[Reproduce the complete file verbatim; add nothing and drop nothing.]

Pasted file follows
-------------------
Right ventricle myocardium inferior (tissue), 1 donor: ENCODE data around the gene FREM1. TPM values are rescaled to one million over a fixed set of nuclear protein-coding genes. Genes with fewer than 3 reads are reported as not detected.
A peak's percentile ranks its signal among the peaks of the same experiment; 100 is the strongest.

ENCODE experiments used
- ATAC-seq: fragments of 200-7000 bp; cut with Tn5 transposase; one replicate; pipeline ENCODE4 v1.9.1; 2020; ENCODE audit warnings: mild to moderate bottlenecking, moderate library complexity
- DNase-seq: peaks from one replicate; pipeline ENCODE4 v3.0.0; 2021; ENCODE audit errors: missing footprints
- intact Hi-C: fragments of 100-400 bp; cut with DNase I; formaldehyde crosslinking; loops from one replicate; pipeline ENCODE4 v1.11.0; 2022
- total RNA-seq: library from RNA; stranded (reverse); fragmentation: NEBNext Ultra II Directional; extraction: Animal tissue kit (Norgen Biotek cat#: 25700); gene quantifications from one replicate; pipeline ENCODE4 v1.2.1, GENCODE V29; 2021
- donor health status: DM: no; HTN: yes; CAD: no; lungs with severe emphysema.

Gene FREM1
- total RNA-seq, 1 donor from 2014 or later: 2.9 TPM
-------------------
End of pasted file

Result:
Right ventricle myocardium inferior (tissue), 1 donor: ENCODE data around the gene FREM1. TPM values are rescaled to one million over a fixed set of nuclear protein-coding genes. Genes with fewer than 3 reads are reported as not detected.
A peak's percentile ranks its signal among the peaks of the same experiment; 100 is the strongest.

ENCODE experiments used
- ATAC-seq: fragments of 200-7000 bp; cut with Tn5 transposase; one replicate; pipeline ENCODE4 v1.9.1; 2020; ENCODE audit warnings: mild to moderate bottlenecking, moderate library complexity
- DNase-seq: peaks from one replicate; pipeline ENCODE4 v3.0.0; 2021; ENCODE audit errors: missing footprints
- intact Hi-C: fragments of 100-400 bp; cut with DNase I; formaldehyde crosslinking; loops from one replicate; pipeline ENCODE4 v1.11.0; 2022
- total RNA-seq: library from RNA; stranded (reverse); fragmentation: NEBNext Ultra II Directional; extraction: Animal tissue kit (Norgen Biotek cat#: 25700); gene quantifications from one replicate; pipeline ENCODE4 v1.2.1, GENCODE V29; 2021
- donor health status: DM: no; HTN: yes; CAD: no; lungs with severe emphysema.

Gene FREM1
- total RNA-seq, 1 donor from 2014 or later: 2.9 TPM